What is a Trade Mark and how can I protect it?
A Trade Mark is a unique logo or name or image which distinguishes certain goods and services from those of another person.
There is a formal registration requirement and your registration of trade mark in Australia only affords you protection in Australia. It is important to consider registration in other jurisdictions if you are involved in business overseas.
If you have used your trade mark for a long time and have developed a reputation in the market, it may be possible to take action for infringement of your trade mark, even if your trade mark has not been registered. It is strongly advisable, however, to register your trade mark in order to avoid dispute as to who has the right to use the trade mark and to avoid going to court.
If you would like further information about how to register your trade mark, in what classes or jurisdictions should you register your trade mark or any other queries in relation to your trade mark, you should seek our legal advice.
How can I protect the computer software I create as part of my business?
Generally, there are two ways in which you can protect your rights of ownership with respect to computer software. They are copyright protection and patent protection.
Computer software including the source code and object code are protected as literary works under the Copyright Act 1968 and there is no requirement in Australia for any formal registration. You may wish to include a copyright notice on your software (e.g. © [Name] [Year]).
A formal registration process is required for patent protection of computer software. In order to be registered as a patent, the software has to be novel, involve an inventive step, be useful and most importantly, not been secretly used before in the relevant market place. If you believe that you have a patentable invention, it is important not to have disclosed it publicly or used it secretly. If you are unsure whether your software is patentable, you should seek our legal advice.
I don't want my former employees to steal my customers. What can I do?
It is common for employment contracts to include a 'restraint clause' which says that an employee who leaves will not work in the local area for a certain period of time. But what happens if a former employee ignores this?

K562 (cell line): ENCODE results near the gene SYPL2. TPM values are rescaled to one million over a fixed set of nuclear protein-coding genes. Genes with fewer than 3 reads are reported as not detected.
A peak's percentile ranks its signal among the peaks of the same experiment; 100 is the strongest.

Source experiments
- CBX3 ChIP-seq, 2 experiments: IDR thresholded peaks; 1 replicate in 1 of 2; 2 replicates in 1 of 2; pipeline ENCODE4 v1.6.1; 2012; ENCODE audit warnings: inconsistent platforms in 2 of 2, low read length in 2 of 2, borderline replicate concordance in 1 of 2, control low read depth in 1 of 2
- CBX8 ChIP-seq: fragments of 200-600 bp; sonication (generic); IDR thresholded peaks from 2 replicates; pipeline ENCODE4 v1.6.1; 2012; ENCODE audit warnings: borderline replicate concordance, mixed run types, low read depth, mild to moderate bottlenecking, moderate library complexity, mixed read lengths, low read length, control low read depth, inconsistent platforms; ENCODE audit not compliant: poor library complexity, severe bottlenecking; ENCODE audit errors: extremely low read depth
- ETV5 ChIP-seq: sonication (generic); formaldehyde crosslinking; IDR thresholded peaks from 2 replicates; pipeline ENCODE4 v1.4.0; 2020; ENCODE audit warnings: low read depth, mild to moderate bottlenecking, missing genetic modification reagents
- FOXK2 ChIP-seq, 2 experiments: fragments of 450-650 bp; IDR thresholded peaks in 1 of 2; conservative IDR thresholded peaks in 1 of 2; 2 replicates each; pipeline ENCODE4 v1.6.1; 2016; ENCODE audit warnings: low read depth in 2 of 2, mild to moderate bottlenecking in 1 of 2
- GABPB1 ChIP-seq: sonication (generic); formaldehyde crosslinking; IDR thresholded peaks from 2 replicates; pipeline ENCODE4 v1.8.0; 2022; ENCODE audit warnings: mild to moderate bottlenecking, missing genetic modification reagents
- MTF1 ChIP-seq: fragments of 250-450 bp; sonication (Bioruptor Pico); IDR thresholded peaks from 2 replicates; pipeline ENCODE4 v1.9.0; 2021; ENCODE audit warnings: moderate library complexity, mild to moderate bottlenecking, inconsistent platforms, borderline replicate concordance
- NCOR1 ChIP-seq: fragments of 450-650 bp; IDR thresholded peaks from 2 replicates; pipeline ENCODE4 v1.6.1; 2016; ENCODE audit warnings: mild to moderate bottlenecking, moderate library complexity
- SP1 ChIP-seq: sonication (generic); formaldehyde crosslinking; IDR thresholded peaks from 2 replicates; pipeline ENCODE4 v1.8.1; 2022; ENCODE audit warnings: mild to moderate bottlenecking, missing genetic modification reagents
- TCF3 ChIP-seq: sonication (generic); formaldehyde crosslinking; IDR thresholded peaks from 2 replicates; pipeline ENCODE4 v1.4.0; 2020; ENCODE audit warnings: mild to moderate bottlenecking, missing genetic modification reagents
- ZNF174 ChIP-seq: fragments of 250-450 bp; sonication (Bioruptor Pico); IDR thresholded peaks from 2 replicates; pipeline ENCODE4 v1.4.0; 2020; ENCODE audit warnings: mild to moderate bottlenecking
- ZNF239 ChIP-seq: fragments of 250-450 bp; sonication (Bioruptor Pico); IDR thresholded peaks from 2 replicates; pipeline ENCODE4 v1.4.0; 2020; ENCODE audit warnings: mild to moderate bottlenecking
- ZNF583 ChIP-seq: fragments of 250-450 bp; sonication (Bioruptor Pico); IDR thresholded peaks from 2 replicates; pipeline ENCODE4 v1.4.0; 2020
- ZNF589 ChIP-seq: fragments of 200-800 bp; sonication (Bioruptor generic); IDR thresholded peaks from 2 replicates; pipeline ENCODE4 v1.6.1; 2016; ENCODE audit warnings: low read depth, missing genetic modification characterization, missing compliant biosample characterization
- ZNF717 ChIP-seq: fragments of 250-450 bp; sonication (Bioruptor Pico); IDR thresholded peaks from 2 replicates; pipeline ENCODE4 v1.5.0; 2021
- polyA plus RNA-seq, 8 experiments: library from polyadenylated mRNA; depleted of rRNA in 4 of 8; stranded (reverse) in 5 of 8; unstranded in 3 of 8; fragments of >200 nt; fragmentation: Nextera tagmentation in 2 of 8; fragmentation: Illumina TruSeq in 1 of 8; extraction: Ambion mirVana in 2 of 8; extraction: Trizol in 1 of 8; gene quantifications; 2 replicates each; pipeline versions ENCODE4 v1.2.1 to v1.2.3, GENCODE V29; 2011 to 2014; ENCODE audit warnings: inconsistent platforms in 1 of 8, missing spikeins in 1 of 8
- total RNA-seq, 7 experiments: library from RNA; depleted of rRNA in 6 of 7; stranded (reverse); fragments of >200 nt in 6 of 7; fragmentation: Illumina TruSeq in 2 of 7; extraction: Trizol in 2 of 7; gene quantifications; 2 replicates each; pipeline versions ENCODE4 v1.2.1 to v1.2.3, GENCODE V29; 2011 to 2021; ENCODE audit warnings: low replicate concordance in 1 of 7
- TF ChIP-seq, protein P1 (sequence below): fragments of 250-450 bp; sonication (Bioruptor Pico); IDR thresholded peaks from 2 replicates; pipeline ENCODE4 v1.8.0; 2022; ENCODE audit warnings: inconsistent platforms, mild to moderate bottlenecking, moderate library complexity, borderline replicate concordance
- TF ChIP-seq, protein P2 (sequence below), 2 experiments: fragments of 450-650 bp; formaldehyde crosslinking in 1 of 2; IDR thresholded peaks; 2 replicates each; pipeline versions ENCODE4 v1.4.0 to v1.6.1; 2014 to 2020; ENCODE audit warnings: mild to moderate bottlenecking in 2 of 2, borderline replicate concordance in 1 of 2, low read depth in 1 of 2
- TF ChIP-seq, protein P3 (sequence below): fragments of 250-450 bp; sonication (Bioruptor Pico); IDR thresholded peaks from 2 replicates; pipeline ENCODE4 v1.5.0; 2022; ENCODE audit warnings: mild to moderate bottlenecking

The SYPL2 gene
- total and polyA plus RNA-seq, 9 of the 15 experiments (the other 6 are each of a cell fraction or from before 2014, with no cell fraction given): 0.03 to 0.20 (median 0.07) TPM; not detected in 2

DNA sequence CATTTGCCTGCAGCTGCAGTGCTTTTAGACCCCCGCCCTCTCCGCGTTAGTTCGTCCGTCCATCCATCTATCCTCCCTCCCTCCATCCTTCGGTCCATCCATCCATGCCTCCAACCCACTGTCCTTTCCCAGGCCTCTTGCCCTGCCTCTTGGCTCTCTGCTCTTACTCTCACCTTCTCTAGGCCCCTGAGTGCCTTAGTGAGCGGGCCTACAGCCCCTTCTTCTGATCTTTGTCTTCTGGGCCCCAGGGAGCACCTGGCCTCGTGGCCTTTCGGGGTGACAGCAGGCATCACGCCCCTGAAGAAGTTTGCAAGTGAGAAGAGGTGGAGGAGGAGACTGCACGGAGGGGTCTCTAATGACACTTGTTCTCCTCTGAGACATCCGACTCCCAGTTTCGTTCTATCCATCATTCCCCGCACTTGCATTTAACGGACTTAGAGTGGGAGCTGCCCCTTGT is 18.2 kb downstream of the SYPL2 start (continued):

The Courts start by assuming that the clause is void, unless you can convince a Court that the restriction is reasonable, taking into account your particular circumstances at the time when the contract was signed. If you succeed, your former employee can still try to convince the Court that the clause is against the public interest.
There have been a lot of cases about this, as what is 'reasonable' will vary dramatically depending on your circumstances, including the nature of your business and the size of your customer base. One thing that is clear from all those cases is that your chances of successfully enforcing a restraint clause are much higher when the clause is clearly and precisely drafted.
It is also important to remember that former employees have an ongoing duty not to misuse confidential information even after they leave, which means that they cannot take your customer list with them regardless of what the employment contract says.
If you believe that a former employee (or soon to be former employee) is likely to act in a way that will damage your business, it is important to seek legal advice as soon as possible. Hopefully, it will be possible to solve the problem before any damage is done.
I'm thinking about buying an existing business. Where should I start?
Before agreeing to purchase the business, or even making an offer, it is prudent to make some enquiries about the business and the entity selling it. This process is known as "due diligence".
The purpose of due diligence is to identify any potential issues in respect to matters such as the lease, intellectual property, employees, major contracts, suppliers and liabilities.
A purchaser of an established business can often make their own general due diligence enquiries. However, a lawyer and an accountant should be engaged by the purchaser to undertake due diligence enquiries on specialised financial and legal issues which may arise.
Depending upon the type of business being conducted, there may be other matters specific to that business which require examination.